When I was first told by an inspector that she wanted to see PROOF that EVERY child was PROGRESSING in their musical skills in EVERY music lesson, I wanted to turn the tables back on her and ask her to demonstrate! I was fairly new in the school. I taught over 200 children and only saw each class for half an hour a week. I barely knew the children’s names let alone exactly where they were in their musical progress. However, being polite, I took on board what she said but secretly put the thought in a corner of my mind where I considered it was pretty much impossible.
However, I soon realised there was a brilliant way to visibly SEE progress taking place within a child’s learning – you can’t track individual progress in total detail in this way but you can definitely see highly motivated children owning their own musical progress.
If you take a chant or a song that the children already know, you can then focus on the actual musical skills they are developing through it.
I put the children in groups and give them lists to chart their own progress. They need to achieve the first task and be seen doing it well in order to be allowed to move on to the next task! An example is this:
I had a year 1 class and took a chant they knew backwards and inside out – I made sure all the children fully knew this chant so none of their learning time would go on trying to remember it and all their attention would be on the associated musical skills.
I put them in mixed ability groups of about 6 in each group – so each group had one or two musically able children who could develop their skills by conducting and by also supporting the children who weren’t so musically adept. With each task they needed to start and finish at the same time. The list of tasks went like this.
- Chant and clap the pulse
- Chant and clap the rhythm
- THINK and clap the rhythm
- Chant and PLAY the rhythm on claves
- THINK and PLAY the rhythm on claves
With each task, the musical skills were becoming more complex. If you want to go further with older children you can add:
7. Chant while half tap the pulse and half tap the rhythm 8. Walk the pulse and clap the rhythm 9. Walk the rhythm and clap the pulse 10. Tap the pulse on one knee and the rhythm on the other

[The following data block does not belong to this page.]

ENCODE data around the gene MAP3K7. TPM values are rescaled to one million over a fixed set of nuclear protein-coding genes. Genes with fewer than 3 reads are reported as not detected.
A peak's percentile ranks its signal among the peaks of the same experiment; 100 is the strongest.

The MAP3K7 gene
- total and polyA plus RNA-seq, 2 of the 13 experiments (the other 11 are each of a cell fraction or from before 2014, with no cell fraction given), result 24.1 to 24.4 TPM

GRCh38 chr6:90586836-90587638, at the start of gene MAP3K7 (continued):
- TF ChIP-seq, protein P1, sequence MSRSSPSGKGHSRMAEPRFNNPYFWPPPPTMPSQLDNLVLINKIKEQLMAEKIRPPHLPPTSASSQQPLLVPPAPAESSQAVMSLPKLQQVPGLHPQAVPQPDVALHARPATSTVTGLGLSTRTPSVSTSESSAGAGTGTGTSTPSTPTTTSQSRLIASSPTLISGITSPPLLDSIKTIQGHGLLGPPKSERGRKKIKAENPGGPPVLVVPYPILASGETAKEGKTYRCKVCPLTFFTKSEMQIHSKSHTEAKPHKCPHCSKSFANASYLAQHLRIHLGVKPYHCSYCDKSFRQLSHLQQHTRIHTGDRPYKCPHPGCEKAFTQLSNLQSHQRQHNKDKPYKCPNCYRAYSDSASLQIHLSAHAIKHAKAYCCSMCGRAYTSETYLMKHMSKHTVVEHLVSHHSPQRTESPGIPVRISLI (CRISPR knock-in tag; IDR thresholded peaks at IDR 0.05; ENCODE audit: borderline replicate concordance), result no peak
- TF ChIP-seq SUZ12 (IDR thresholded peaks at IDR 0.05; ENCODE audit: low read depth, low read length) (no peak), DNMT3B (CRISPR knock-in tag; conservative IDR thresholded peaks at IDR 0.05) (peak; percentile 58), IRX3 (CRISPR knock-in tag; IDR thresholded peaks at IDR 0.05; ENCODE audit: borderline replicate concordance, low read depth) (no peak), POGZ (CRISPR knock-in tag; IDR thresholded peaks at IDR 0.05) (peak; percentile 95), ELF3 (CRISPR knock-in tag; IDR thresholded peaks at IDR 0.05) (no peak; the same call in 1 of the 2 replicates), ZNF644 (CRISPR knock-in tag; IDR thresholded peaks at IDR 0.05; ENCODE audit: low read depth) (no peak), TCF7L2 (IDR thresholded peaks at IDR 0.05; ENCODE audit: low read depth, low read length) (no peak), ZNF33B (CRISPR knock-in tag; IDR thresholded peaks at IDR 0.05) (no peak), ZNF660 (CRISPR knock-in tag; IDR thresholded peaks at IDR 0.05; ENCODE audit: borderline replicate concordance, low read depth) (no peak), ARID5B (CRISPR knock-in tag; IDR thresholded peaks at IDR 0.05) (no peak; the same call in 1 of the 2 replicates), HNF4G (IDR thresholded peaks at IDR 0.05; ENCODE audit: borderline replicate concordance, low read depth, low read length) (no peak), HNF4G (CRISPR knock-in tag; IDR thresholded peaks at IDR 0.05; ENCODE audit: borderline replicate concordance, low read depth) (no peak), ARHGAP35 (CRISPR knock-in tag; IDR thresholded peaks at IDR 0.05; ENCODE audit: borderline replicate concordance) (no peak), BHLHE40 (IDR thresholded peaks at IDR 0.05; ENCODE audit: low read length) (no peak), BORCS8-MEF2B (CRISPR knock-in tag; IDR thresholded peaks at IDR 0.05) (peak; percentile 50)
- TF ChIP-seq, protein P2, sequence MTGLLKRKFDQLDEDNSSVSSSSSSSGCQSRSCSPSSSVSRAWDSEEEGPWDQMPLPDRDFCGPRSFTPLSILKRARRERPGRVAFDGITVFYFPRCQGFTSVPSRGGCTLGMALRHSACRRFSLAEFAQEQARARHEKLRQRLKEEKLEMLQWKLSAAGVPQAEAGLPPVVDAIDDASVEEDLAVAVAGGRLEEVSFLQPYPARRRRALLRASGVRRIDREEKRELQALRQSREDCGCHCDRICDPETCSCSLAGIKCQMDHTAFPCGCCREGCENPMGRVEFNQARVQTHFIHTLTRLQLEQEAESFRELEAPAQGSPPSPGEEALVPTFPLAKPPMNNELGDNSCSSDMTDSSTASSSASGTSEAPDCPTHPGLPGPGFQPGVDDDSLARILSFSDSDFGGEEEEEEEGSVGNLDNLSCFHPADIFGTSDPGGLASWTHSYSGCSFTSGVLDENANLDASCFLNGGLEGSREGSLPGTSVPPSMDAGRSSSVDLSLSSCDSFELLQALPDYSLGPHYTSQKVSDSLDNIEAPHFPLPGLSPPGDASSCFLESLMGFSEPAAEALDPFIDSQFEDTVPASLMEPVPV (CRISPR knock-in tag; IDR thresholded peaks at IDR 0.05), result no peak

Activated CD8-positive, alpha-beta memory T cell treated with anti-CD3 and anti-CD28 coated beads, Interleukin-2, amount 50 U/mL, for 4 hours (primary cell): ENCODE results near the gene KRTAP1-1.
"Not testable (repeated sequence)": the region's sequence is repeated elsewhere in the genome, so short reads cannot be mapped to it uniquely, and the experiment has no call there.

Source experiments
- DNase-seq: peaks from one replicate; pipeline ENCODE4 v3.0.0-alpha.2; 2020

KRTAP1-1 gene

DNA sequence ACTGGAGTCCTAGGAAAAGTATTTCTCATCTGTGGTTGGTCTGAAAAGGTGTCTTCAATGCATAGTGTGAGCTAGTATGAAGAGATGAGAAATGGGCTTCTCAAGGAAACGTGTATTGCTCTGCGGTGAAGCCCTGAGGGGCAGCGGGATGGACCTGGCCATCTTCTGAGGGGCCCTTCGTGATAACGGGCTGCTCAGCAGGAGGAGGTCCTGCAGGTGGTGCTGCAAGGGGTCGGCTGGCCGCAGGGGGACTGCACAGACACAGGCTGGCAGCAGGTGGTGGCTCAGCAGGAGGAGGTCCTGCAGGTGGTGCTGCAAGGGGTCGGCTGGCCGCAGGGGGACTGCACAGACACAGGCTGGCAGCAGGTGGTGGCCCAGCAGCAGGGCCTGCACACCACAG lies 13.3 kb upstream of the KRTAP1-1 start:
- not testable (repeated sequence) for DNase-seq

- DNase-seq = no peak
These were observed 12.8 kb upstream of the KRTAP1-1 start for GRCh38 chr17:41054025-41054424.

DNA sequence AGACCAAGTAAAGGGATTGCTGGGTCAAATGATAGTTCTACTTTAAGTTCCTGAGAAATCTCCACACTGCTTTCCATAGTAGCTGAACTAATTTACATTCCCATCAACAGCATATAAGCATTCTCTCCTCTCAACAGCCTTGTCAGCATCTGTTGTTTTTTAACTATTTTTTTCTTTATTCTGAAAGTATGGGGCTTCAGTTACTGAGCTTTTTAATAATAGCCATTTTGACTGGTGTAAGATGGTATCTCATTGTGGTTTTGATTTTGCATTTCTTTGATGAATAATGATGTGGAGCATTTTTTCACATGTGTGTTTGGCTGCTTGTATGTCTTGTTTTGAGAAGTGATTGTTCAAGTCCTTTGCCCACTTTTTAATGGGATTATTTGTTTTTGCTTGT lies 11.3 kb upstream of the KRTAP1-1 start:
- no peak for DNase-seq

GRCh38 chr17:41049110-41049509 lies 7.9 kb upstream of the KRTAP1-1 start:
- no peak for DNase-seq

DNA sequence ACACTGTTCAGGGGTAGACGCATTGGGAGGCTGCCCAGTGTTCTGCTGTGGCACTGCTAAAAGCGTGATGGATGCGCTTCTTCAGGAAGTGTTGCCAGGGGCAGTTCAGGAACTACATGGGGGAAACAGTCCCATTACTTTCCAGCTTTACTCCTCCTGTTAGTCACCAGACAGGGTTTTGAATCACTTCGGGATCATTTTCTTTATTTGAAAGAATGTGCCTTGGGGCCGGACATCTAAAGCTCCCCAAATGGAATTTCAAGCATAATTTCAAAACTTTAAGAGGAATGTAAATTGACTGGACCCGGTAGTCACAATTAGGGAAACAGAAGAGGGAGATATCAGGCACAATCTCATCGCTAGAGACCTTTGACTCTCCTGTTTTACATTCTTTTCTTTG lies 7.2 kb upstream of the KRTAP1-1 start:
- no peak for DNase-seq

There are always ways to take skills to the next level in order to take able children further!
You can definitely see active learning taking place with this model. The children can only move on when ALL of the group have achieved their task but this is great for relationships, encouragement and also patience! It helps them to work out how to help each other. They are all highly motivated to achieve the next level and they have to PROVE they have reached one level before moving on to the next by performing them to you or another teacher in the room. They own their own learning and they are highly motivated to get to the instrument stage if they can.
This way of teaching encourages working together and learning patience, especially if there are one or two children who really need help to stay on task. I find it encouraging to see my children being so kind and enthusiastic with each other while also being fully engaged in the learning progress!
If you’d like more ideas like these or to see the children doing these activities, please visit http://www.activemusicdigital.co.uk and sign up for a free trial. You can download 40 lesson plans for free and have full access to over 600 videos for 10 whole days. Enjoy!
To learn a little more about Active Music Digital, please watch the video below.
If you have any questions for me, please email Sally at firstname.lastname@example.org.